The Wrecking Cousins: Part 2
As warned/promised , I'm using a few blog posts this week to show parallels between Canada's Conservatives and the U.S. brand of conservatism described in Tom Frank's book, The Wrecking Crew.
The first post dealt with current events -- political distortion of bureaucrats' advice and the use of direct-mail letters to whip the public into conspiracy-theory fury. In this instalment, how some good old-fashioned Reaganomics seem to have seeped into Canada.
Frank writes of how former U.S. president Ronald Reagan's budget director, David Stockman, acknowledged how the conservatives could smash the state by bloating it first with record deficits. Government-by-sabotage, he calls it.
Stockman was remarkably candid about this: Once the tax cuts had been enacted, the conservatives would have the "craven politicians pinned to the wall. They would have to dismantle [the government's] bloated, wasteful and unjust spending enterprises -- or risk national ruin." The Reagan tax cuts, all by themselves, would thus be a "frontal attack on the welfare state."
Let us understand Stockman's confession for what it is: a plan for government by sabotage. Other high-profile conservatives celebrated the gigantic Reagan deficits -- for example, Milton Friedman, the dean of free-market economists -- but in Stockman's thinking we see the political logic of deficits most clearly. Deficits were a way to smash a liberal state that voters could not be persuaded to part with otherwise.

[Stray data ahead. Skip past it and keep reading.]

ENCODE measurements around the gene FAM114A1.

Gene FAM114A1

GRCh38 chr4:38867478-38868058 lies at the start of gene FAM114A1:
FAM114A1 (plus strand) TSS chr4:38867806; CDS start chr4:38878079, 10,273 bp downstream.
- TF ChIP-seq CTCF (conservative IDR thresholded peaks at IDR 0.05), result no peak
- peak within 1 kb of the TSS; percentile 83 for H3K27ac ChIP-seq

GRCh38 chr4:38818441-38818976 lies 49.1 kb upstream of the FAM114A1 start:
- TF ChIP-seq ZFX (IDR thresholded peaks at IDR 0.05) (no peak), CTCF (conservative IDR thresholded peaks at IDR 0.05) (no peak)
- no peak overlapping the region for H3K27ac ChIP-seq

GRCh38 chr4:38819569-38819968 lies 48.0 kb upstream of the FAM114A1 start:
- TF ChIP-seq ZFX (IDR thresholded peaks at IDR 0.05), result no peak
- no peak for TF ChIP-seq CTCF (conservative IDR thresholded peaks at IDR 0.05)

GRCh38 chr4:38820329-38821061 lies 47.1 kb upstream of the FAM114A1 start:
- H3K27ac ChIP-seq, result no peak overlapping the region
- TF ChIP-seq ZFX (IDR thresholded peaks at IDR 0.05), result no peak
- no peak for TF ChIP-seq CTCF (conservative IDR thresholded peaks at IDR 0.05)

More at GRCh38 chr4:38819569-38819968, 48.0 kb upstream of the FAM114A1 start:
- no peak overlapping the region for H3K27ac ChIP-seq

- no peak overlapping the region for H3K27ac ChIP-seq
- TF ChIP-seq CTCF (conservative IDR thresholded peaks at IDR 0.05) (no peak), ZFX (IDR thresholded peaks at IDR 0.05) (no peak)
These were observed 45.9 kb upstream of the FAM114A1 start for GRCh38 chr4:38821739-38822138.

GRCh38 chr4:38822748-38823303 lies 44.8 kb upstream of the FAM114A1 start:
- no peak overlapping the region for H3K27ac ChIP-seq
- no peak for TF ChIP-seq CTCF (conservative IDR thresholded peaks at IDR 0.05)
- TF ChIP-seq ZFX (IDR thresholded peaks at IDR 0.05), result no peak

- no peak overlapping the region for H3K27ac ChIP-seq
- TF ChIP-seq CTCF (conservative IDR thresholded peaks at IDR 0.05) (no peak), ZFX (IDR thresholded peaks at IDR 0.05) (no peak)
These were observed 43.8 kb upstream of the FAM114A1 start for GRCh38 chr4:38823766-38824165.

Nah, they wouldn't try that in Canada, would they? Let's take a look at this not-sufficiently-noticed Canadian Press story from 2008, in which Stephen Harper's old mentor and chief of staff, Tom Flanagan, applauds the Conservative government for getting rid of surpluses that might be used to build up (rather than tear down) the federal government.
"They've gradually re-engineered the system. I'm quite impressed with it," said Flanagan, a political strategist who ran the 2004 Conservative campaign.
"They're boxing in the ability of the federal government to come up with new program ideas . . . The federal government is now more constrained, the provinces have more revenue, and conservatives should be happy."
And indeed, nowadays, just a few years after Flanagan was so pleased with the surplus-draining work of his old friend, the federal deficit now stands at $56-billion and Harper is still not blinking on corporate tax cuts, as my colleague Les Whittington wrote recently.